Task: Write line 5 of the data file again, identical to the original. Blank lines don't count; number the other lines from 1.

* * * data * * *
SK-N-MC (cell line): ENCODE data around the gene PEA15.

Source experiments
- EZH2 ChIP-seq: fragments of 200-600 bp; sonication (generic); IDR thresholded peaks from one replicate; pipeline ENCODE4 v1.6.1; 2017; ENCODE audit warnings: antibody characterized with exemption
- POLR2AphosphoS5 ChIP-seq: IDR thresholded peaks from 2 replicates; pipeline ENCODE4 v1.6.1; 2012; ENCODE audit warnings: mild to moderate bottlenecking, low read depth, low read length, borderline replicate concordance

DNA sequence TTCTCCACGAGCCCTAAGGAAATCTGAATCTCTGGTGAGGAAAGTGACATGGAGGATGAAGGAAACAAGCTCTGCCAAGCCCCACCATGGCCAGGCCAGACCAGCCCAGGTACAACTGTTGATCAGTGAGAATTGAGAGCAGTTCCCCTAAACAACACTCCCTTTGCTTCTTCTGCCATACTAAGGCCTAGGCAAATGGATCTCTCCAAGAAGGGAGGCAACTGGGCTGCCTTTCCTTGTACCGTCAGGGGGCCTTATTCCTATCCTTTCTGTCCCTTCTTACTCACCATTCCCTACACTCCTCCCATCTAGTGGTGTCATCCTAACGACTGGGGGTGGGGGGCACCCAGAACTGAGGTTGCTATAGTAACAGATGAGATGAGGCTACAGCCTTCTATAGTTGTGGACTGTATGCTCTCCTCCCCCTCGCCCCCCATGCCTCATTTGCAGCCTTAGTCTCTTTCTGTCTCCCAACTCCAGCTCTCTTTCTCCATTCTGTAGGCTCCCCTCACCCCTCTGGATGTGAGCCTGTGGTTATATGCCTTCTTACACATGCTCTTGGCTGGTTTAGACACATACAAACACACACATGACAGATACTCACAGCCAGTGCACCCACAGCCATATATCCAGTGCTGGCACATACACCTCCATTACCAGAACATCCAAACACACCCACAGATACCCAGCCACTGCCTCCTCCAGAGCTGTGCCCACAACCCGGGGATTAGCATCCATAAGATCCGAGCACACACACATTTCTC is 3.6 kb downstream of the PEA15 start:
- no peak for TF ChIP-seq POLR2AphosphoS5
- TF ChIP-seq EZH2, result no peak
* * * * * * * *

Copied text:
DNA sequence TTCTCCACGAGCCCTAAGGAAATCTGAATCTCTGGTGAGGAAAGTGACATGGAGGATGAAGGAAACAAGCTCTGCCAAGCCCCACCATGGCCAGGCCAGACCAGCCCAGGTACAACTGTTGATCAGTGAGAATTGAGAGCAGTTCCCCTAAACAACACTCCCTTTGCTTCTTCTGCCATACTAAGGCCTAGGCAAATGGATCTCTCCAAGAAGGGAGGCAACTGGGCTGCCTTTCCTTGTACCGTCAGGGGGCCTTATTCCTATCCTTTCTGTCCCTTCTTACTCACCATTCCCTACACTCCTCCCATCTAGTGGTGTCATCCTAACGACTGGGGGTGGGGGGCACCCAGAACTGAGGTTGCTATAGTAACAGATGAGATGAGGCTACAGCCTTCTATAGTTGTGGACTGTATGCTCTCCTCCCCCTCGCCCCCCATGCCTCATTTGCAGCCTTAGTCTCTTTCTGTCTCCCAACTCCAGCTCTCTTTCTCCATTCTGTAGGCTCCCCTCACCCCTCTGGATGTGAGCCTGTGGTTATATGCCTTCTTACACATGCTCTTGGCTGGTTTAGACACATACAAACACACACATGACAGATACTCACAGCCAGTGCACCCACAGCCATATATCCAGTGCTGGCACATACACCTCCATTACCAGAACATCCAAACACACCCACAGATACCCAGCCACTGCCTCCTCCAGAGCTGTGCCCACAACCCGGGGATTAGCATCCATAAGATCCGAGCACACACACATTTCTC is 3.6 kb downstream of the PEA15 start: